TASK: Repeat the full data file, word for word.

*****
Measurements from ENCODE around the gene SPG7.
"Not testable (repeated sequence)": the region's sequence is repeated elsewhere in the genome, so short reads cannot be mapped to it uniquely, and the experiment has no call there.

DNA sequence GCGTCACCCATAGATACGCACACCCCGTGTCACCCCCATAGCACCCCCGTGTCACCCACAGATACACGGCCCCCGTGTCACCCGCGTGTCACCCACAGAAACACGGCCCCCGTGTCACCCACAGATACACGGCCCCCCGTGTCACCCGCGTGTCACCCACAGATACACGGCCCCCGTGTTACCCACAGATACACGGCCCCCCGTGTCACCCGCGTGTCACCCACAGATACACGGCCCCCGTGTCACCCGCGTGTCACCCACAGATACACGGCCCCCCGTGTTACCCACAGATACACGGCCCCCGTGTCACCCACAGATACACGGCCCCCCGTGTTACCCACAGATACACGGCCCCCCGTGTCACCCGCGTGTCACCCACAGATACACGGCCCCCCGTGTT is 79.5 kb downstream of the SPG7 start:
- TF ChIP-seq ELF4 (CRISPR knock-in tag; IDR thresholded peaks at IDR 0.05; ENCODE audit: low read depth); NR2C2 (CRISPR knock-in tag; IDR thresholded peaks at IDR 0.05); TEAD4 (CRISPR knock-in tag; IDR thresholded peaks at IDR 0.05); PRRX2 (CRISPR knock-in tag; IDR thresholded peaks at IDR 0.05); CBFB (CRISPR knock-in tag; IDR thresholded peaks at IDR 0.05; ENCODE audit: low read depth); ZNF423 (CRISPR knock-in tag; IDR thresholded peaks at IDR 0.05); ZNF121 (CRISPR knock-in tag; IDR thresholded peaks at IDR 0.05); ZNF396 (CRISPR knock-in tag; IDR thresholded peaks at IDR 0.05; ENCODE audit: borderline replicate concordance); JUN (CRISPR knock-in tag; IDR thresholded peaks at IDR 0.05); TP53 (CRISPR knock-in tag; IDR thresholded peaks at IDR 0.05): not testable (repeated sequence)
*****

Measurements from ENCODE around the gene SPG7.
"Not testable (repeated sequence)": the region's sequence is repeated elsewhere in the genome, so short reads cannot be mapped to it uniquely, and the experiment has no call there.

DNA sequence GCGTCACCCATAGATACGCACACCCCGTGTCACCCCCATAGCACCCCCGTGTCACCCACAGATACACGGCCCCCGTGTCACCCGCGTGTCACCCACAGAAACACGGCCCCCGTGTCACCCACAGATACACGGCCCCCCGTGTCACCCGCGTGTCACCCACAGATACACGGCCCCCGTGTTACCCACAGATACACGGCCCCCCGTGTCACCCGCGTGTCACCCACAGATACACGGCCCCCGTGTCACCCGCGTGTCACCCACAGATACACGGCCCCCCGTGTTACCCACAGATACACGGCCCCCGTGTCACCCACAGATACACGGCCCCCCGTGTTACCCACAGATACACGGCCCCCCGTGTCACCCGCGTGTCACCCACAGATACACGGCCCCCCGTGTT is 79.5 kb downstream of the SPG7 start:
- TF ChIP-seq ELF4 (CRISPR knock-in tag; IDR thresholded peaks at IDR 0.05; ENCODE audit: low read depth); NR2C2 (CRISPR knock-in tag; IDR thresholded peaks at IDR 0.05); TEAD4 (CRISPR knock-in tag; IDR thresholded peaks at IDR 0.05); PRRX2 (CRISPR knock-in tag; IDR thresholded peaks at IDR 0.05); CBFB (CRISPR knock-in tag; IDR thresholded peaks at IDR 0.05; ENCODE audit: low read depth); ZNF423 (CRISPR knock-in tag; IDR thresholded peaks at IDR 0.05); ZNF121 (CRISPR knock-in tag; IDR thresholded peaks at IDR 0.05); ZNF396 (CRISPR knock-in tag; IDR thresholded peaks at IDR 0.05; ENCODE audit: borderline replicate concordance); JUN (CRISPR knock-in tag; IDR thresholded peaks at IDR 0.05); TP53 (CRISPR knock-in tag; IDR thresholded peaks at IDR 0.05): not testable (repeated sequence)